Cheb ([ˈxɛp] (listen); German: Eger) is a town in the Karlovy Vary Region of the Czech Republic. It has about 32,000 inhabitants. It is on the river Ohře, at the foot of the Fichtel Mountains near the border with Germany. Before the 1945 expulsion of the German-speaking population, the town was the centre of the German-speaking region known as Egerland, part of the Northern Austro-Bavarian dialect area.
Jiřího z Poděbrad Square
|• Mayor||Antonín Jalovec (VPM)|
|• Total||96.36 km2 (37.20 sq mi)|
|Elevation||459 m (1,506 ft)|
|• Density||330/km2 (860/sq mi)|
|Time zone||UTC+1 (CET)|
|• Summer (DST)||UTC+2 (CEST)|
Cheb is divided into the following parts:
- Dolní Dvory
- Horní Dvory
Name and etymologyEdit
The name of the town was in 1061 recorded as Egire; in 1179 it was known as Egra; from 1322 as Eger and the surrounding territory as Regio Egere and Provincia Egrensis; after the 14th century also as Cheb or Chba. From 1850 it was given the twin official names of Eger and Cheb.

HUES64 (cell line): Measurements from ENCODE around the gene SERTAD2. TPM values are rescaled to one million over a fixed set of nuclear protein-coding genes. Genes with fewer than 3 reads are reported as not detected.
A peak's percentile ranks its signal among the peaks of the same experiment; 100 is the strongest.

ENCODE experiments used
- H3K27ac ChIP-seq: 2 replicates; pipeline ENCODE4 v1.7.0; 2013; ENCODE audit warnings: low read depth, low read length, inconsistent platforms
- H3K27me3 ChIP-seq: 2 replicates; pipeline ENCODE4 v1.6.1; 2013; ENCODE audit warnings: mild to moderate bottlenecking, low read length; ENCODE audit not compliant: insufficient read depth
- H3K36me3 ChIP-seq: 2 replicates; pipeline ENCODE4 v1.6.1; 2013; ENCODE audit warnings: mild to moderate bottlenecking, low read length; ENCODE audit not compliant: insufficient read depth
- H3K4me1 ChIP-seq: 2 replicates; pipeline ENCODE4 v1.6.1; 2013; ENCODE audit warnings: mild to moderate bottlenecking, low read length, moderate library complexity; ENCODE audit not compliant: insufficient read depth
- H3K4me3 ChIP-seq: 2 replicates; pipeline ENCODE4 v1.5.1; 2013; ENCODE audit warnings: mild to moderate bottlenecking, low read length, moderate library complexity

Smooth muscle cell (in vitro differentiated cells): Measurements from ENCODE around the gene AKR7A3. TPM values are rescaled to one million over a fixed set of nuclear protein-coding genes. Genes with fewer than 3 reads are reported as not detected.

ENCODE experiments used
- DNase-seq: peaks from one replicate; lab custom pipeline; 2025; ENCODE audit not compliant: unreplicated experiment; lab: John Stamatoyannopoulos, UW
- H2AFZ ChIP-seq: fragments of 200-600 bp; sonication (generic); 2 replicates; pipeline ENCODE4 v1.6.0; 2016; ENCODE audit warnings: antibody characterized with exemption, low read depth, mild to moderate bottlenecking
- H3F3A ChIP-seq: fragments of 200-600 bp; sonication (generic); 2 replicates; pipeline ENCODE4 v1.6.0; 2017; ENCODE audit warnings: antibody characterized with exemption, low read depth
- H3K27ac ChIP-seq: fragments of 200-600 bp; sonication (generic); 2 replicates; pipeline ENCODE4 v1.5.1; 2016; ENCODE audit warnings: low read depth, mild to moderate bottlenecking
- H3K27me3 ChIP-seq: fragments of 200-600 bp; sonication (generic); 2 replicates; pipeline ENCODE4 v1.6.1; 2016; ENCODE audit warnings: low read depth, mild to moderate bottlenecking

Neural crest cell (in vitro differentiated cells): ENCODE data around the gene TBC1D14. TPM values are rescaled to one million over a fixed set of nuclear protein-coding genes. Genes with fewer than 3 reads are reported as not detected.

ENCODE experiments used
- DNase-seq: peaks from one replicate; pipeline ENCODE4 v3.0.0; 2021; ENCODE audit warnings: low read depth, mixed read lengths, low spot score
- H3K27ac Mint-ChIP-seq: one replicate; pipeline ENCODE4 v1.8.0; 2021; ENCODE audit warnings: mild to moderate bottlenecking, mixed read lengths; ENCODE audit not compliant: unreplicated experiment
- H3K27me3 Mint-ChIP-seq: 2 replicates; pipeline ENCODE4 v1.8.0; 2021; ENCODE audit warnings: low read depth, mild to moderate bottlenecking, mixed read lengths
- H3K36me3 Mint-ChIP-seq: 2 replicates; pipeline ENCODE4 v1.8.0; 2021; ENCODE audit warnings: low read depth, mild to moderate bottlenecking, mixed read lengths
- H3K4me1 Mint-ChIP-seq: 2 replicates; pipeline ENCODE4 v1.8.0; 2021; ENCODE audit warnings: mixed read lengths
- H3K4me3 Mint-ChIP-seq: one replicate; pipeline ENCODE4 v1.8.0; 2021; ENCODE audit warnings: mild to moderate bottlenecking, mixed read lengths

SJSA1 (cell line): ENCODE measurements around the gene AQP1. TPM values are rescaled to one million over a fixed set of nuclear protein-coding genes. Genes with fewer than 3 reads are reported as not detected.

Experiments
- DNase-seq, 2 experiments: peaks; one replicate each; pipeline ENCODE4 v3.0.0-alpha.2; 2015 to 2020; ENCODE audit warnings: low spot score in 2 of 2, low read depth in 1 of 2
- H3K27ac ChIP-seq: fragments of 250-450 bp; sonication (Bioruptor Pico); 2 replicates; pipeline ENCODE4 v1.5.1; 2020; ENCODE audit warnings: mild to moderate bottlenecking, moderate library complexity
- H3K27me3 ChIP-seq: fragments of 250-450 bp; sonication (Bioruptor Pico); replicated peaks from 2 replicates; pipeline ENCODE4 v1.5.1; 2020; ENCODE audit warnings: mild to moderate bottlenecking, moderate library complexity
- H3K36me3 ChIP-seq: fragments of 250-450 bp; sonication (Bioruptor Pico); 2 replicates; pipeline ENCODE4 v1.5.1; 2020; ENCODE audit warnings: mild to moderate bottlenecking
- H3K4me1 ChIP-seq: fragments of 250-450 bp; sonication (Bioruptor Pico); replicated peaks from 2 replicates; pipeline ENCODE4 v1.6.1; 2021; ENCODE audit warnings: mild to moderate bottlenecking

The name of Cheb is derived from the old-Czech word heb (modern-Czech oheb, ohyb), which means "bend". It is related to bends of the river Ohře.
The earliest settlement in the area was a Slavic stronghold at what is now known as the Cheb Castle complex, north of the town-centre. In 807 the district of today's Cheb was included in the new margraviate of East Franconia, which belonged at first to the Babenbergs, but from 906 to the margraves (marquis) of Vohburg. Depold II of Vohburg built the castle about which the town then grew. In 1179 town status was achieved. In 1149, by the marriage of Adelheid of Vohburg to the emperor Frederick I, Eger (Cheb) came into the possession of the House of Swabia, and remained in the hands of the emperors until the early 13th century, during which time it became an Imperial Free City.